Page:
Due to University-mandated budget cuts and a deficit within the College of Fine Arts, the school has been forced in the previous months to freeze admissions to some of its popular degree programs. The University’s musical theatre, music business and musical recording technology programs are among those affected. While this won’t affect students already in the programs, it will leave them inaccessible to future generations. The cuts have also eliminated ceramics and metal-working studios. In a city as arts-driven as Austin, the local community college shouldn’t be the only institution still admitting to music business and recording technology programs.
In an interview with the Texan in December, Fine Arts Dean Douglas Dempster noted that the freezing of the music business and recording technology programs was an unfortunate step toward a planned Center for Arts and Entertainment Technologies. The center would offer a Bachelor of Arts and would include offerings in gaming, digital arts, art management and more. But Dempster is worried that further budget cuts and restrictions this year could result in eliminations of more facilities and programs.
And rightly so. The hedging of fine arts programs as a result of budget restrictions is nothing new. When it comes down to it, degree programs in the arts are among the first to get slashed when funds are tight. But universities shouldn’t be so quick to axe arts programs. Even in times of fiscal austerity, universities should still fight to preserve programs in the fine arts.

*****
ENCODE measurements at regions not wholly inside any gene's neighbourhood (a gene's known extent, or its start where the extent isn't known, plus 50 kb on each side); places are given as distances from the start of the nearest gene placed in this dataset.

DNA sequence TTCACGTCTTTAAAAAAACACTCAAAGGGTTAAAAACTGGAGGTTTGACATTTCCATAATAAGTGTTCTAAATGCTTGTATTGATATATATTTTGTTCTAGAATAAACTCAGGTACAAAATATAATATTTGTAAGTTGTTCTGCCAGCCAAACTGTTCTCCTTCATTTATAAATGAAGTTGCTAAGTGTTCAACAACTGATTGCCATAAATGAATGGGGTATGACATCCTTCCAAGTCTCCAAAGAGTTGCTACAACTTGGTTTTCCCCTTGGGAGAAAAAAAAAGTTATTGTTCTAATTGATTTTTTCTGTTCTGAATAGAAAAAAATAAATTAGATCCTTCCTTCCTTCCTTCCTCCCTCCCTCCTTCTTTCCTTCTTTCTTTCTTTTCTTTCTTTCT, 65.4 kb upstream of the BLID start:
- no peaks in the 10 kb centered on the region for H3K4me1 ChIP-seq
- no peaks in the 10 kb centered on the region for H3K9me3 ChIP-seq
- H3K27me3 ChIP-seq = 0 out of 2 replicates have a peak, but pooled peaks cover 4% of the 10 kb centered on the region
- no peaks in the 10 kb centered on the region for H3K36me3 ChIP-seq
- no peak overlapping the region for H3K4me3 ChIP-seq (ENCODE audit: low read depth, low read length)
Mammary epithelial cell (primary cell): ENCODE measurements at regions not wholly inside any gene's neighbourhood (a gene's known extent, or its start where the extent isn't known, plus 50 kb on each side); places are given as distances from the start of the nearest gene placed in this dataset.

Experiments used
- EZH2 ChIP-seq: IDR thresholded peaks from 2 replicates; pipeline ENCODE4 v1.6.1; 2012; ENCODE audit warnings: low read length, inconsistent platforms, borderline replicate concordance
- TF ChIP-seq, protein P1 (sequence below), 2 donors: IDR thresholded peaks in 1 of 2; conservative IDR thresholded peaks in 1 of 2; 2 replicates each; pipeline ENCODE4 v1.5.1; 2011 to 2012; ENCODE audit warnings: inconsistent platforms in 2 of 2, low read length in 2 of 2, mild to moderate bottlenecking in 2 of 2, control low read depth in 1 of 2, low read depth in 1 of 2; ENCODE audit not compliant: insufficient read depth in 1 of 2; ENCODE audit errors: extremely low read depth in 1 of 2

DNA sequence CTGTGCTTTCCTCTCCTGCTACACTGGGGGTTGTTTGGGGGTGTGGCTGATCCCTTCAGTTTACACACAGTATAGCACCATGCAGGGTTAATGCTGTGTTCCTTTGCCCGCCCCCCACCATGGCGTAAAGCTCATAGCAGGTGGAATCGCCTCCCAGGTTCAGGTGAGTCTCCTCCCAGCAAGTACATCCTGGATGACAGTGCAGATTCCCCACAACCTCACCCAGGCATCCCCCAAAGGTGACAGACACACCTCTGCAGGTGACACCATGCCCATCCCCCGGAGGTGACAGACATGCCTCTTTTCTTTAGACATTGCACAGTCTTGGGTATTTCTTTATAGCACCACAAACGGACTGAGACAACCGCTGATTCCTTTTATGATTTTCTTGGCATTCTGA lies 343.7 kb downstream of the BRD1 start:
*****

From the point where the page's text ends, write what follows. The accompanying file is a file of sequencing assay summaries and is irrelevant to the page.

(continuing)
The positive benefits of the fine arts are undisputed. As a 2012 study funded by the National Endowment for the Arts found, at-risk high school students with no art credits were five times less likely to graduate from high school than their fellow students with art credits. While this doesn’t apply directly to a university setting, it is clear that the arts foster a positive outlook on education by means of self-expression and interaction with a final product.
So then it’s incredibly short-sighted that the only college music business and recording programs in the “live music capital of the world” are at ACC, which only offers associate’s degrees. There’s something to be said when a college in a city with SXSW, ACL and many businesses dealing with entertainment is forced to shut down its degrees marketable to this industry.
With the changing job market, most universities, UT included, have put a new emphasis on science, technology, engineering and math at the expense of fine arts programs. The overwhelming demand for STEM graduates overshadows the importance of the arts in the eyes of education officials. The world today needs scientists and engineers, but a greater emphasis must be placed on giving students as many options as possible to pursue their passions.
The University of Texas cannot be a STEM degree factory. Due to budget cuts, the College of Fine Arts has been forced to freeze popular programs with fears of not having the means to reinstate them in the future. The college is attempting to move forward by means of upgrading facilities and degree offerings, but cannot do so when they are struggling to stay afloat as it is. The University needs to start taking its fine arts programs more seriously.